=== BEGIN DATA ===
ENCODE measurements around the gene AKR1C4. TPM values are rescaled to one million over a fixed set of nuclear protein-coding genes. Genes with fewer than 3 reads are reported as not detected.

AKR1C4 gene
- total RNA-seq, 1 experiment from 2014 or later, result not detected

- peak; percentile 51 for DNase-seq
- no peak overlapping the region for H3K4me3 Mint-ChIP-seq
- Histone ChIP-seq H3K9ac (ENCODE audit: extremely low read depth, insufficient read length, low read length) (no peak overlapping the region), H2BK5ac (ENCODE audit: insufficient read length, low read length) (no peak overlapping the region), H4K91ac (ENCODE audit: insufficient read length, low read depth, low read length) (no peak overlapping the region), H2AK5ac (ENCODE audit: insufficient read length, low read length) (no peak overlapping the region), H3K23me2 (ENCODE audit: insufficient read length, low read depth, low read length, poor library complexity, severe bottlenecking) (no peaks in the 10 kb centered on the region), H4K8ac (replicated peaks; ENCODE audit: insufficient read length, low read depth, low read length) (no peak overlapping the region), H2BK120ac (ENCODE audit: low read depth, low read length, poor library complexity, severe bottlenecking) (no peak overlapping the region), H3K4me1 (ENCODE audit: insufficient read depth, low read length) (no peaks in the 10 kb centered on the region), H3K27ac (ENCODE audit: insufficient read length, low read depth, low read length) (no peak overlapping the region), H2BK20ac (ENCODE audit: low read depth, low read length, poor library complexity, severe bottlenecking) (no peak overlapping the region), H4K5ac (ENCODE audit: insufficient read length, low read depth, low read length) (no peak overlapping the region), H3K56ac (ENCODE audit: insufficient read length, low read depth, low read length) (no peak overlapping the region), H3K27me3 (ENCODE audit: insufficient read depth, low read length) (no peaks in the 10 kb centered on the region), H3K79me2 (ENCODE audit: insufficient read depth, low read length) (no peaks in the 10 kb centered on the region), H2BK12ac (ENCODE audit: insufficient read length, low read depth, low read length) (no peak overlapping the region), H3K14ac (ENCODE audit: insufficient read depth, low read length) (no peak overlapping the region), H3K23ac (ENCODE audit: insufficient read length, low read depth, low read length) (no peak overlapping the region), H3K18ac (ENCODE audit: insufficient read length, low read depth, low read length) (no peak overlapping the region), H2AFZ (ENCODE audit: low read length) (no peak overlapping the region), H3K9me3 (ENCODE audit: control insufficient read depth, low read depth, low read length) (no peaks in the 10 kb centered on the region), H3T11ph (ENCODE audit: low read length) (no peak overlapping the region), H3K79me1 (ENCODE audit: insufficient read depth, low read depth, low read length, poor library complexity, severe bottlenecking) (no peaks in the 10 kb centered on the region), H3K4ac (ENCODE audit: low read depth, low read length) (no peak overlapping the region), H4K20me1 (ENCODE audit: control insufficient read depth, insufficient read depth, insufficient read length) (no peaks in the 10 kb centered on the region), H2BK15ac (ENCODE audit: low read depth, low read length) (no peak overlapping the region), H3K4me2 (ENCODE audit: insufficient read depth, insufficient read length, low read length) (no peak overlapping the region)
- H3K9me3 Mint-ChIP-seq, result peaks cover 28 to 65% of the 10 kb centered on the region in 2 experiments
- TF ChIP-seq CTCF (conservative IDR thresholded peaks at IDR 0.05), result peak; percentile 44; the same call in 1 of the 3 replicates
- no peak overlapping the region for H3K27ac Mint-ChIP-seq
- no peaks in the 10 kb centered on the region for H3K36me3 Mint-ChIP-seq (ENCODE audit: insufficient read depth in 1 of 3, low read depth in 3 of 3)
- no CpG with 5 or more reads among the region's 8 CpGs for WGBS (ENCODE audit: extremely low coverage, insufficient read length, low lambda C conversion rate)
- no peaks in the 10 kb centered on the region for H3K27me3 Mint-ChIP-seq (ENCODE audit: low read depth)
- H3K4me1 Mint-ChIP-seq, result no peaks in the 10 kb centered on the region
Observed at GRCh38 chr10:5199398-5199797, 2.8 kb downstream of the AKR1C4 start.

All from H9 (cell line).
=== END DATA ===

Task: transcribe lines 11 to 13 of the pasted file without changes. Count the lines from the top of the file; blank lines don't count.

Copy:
- no CpG with 5 or more reads among the region's 8 CpGs for WGBS (ENCODE audit: extremely low coverage, insufficient read length, low lambda C conversion rate)
- no peaks in the 10 kb centered on the region for H3K27me3 Mint-ChIP-seq (ENCODE audit: low read depth)
- H3K4me1 Mint-ChIP-seq, result no peaks in the 10 kb centered on the region